Medford Pride will return for events this spring

Founder Justin Gibbs is dedicated to celebrating LGBTQ+ pride in a pandemic-friendly way

Main Street businesses flew pride flags to show their support for the LGBTQ+ community last June (Justin Gibbs/Special to The Sun).

After a yearlong pandemic break, Medford Pride on Main (MPOM) is making a comeback.

“I really can’t wait anymore,” said Founder Justin Gibbs.

The nonprofit, which was founded in 2019, had just gotten its footing when COVID-19 forced Medford to shut down. At that point, MPOM stopped all its events, but Gibbs is working to bring LGBTQ+ pride back into the community by planning virtual programs.

“We really want our presence to always remain a very loud one in the community,” Gibbs explained. “No matter what, we’re always still going to be that one constant thing that the community can look to.”

The first event, a “Spring Into Drag” storytime, will take place on Zoom on April 3. The virtual program will feature drag queen Heavens 2 Betsy Stratton, who will read a children’s book aloud and perform song and dance numbers.

MPOM is also planning outdoor, in-person events for the spring and installing a pride garden in collaboration with Medford Arts Center. The group is determined to host a socially-distanced community event for Pride Month in June.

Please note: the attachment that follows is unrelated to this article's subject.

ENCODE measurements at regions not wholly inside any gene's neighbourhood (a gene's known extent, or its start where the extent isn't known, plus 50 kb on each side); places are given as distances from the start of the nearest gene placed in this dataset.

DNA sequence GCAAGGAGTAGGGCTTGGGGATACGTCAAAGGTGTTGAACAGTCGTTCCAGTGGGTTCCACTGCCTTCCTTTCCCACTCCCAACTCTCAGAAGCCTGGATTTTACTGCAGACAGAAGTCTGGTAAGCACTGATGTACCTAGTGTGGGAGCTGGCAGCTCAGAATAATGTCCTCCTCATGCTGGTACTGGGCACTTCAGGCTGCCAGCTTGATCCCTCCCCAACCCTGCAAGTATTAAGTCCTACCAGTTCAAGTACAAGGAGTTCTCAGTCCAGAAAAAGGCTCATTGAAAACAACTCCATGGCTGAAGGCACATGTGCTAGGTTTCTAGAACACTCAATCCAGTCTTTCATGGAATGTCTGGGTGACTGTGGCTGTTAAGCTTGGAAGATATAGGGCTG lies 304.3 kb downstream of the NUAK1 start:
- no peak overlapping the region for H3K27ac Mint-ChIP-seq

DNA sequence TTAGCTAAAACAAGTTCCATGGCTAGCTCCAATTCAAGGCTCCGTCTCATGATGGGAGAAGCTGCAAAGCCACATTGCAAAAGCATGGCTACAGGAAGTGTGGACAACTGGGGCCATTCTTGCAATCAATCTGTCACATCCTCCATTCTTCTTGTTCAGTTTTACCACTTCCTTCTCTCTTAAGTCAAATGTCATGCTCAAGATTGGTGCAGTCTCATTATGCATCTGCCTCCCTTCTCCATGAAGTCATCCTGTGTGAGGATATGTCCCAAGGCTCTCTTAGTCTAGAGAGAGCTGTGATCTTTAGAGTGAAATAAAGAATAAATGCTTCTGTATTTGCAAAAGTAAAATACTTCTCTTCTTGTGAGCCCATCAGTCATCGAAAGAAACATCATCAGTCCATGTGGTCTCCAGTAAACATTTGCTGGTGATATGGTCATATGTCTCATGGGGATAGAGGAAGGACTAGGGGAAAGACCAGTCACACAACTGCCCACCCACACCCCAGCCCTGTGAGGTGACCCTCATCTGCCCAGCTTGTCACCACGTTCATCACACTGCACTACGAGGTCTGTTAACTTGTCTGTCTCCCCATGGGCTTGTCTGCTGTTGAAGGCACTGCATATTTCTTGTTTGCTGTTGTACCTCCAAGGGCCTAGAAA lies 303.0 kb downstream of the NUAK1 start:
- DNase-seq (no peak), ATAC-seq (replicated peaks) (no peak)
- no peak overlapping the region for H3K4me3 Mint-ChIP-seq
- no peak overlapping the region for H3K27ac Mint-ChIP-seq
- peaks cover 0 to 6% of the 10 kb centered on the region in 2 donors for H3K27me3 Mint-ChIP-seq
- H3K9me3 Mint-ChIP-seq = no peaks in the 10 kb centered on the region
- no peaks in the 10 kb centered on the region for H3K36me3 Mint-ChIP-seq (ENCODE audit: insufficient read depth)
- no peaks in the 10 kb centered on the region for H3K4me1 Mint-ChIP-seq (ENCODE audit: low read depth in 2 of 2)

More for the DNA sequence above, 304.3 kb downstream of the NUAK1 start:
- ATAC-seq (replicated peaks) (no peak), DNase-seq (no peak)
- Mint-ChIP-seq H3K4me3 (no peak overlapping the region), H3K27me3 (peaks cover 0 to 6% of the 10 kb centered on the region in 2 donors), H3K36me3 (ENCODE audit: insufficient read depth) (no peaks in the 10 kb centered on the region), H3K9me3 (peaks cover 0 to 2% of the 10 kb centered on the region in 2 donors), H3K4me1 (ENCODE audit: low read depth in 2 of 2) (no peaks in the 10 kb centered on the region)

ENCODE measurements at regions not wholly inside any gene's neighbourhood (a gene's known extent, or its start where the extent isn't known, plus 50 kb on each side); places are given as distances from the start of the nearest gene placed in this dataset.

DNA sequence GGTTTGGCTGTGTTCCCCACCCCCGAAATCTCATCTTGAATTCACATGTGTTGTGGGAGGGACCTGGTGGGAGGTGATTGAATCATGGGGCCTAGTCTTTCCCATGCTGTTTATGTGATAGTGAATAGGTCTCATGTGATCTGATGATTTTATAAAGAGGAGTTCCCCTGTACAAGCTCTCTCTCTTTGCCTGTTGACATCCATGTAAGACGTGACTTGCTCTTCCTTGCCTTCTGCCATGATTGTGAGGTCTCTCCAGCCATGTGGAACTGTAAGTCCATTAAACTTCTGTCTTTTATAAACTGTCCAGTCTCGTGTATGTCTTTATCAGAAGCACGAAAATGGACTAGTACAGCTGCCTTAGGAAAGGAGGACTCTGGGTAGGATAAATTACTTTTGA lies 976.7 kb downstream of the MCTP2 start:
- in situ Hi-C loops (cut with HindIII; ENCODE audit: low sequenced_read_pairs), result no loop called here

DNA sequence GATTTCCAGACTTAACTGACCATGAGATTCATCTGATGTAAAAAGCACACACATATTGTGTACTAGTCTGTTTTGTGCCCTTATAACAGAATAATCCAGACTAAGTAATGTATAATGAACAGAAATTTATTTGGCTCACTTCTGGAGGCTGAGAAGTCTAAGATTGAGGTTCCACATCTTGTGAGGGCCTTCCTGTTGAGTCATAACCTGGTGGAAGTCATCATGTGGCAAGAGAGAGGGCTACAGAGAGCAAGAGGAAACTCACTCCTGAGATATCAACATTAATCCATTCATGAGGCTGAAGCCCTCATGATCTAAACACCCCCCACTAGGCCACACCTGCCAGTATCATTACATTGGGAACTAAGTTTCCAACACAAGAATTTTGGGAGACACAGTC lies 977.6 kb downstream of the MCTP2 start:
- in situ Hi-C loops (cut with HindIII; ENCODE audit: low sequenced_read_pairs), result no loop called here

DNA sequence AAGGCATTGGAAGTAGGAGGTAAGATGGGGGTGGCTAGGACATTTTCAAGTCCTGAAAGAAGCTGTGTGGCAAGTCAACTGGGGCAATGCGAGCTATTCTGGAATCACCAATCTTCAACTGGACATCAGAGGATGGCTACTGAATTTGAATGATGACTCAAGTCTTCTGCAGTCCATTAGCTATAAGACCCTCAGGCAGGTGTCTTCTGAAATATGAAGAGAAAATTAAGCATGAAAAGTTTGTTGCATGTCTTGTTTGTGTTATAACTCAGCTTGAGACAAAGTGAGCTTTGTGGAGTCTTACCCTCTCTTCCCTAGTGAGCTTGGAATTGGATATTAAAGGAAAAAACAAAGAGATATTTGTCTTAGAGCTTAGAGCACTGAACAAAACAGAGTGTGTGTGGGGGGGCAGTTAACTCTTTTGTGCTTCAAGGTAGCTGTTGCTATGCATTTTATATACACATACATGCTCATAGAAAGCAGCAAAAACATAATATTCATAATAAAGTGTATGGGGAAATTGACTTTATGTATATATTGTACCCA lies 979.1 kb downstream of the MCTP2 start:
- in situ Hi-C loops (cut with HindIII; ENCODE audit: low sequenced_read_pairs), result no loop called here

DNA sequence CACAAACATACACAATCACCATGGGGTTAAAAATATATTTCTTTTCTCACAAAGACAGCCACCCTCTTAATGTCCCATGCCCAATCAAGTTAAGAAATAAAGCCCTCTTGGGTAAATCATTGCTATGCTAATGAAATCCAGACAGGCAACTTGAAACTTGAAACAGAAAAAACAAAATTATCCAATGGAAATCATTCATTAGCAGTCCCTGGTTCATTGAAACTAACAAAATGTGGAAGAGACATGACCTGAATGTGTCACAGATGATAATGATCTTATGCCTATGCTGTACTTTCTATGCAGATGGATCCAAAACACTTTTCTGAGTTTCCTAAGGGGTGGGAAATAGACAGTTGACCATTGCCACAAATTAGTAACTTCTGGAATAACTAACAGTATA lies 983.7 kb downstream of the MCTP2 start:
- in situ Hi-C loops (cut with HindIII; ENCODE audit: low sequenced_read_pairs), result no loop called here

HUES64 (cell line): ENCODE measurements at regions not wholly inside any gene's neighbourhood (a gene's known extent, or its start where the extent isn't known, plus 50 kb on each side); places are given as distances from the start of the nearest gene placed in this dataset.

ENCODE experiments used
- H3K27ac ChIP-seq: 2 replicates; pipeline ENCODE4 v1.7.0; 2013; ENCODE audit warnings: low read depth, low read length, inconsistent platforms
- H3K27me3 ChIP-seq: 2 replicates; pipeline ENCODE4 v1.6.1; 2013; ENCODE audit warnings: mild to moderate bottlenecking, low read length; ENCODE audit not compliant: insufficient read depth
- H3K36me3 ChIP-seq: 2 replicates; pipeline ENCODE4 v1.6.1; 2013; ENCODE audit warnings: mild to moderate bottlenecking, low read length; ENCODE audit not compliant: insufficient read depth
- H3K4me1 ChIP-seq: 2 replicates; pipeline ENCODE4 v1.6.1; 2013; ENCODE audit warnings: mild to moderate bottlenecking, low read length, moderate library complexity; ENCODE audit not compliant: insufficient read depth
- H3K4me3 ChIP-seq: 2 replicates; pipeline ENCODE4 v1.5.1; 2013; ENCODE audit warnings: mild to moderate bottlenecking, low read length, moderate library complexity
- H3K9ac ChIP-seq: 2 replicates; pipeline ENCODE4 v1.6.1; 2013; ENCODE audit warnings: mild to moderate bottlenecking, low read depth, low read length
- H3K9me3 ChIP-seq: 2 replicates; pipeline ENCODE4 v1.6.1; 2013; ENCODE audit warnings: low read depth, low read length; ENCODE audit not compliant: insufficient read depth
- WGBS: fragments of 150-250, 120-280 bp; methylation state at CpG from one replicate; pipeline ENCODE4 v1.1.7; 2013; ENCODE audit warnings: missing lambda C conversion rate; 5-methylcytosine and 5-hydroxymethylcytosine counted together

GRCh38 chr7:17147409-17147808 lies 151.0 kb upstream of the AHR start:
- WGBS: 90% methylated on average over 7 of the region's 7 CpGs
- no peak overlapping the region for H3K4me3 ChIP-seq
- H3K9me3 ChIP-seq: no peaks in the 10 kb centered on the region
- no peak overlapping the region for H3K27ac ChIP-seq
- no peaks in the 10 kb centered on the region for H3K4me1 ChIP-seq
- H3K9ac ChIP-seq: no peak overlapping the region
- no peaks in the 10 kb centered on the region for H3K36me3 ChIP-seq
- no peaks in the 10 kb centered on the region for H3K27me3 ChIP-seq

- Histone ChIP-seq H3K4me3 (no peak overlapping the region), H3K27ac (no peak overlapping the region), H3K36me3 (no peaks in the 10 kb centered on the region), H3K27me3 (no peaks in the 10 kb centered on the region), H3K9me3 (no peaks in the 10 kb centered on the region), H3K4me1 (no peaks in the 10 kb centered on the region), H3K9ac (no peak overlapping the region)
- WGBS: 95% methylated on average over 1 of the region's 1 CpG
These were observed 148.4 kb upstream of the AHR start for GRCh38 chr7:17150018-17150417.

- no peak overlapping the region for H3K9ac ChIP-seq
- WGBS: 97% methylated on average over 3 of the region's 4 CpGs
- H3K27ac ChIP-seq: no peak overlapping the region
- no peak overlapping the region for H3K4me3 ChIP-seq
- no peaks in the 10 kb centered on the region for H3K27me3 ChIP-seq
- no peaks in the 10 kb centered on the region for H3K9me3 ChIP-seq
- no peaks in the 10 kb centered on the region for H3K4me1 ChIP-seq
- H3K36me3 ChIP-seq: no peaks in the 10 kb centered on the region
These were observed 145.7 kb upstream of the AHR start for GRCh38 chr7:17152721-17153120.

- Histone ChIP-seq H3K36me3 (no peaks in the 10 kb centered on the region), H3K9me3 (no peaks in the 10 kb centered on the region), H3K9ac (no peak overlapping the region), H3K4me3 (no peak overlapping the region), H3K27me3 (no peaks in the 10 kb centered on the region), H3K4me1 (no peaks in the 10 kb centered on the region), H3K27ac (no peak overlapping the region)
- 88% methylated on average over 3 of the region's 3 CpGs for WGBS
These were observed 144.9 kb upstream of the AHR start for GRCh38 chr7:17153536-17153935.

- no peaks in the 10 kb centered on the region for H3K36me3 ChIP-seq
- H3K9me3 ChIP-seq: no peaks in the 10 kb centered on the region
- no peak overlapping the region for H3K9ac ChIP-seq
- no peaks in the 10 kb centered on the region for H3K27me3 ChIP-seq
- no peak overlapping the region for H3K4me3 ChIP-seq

“Life is adapting to the new normal,” Gibbs noted. “Now we’re trying to find what we can do as far as events and fundraisers and still have pride.”

Fundraising has been difficult for the nonprofit, which typically makes most of its revenue through in-person events. During the pandemic, MPOM sold T-shirts online to stay afloat.

“A lot of nonprofits are struggling right now,” Gibbs explained. “They’re now trying to navigate their way of keeping things going and alive.”

When Gibbs moved to Medford as a teenager, he didn’t feel as though it was a place he could settle down comfortably. 

“As a gay man living here, I never felt 100 percent welcome or like this was like a place where I could stay and maybe start a family,” he said.

As an adult, he visited New Hope, Pa., an area known for its acceptance of the LGBTQ+ community. Gibbs saw a connection between New Hope’s bustling Main Street and Medford’s old school charm.

“There’s no reason why Medford can’t have the same thing,” he remarked. “We have a beautiful Main Street. We have tons of history. There’s no reason we cannot recreate that in the town that we have.”

In 2019, he started MPOM’s Facebook group, a platform that connected him with Medford’s LGBTQ+ population and allies, most of whom he never knew existed.

“There’s a whole world of people that are living here, that you would never know, but it opened that door to the possibilities,” he said. “So many people here in the town actually do support the LGBTQ community.”

Gibbs said he will continue to push to make MPOM’s mission a household name in hopes that it will make Medford a more welcoming place.

“Just think of how many LGBTQ kids live in a community like this and grow up here,” Gibbs said. “They’ll say that they won’t be accepted, they can’t be who they are and true to them in this town. That’s the image that I want to beat.”

More information, including access to upcoming events, will be posted on medfordprideonmain.com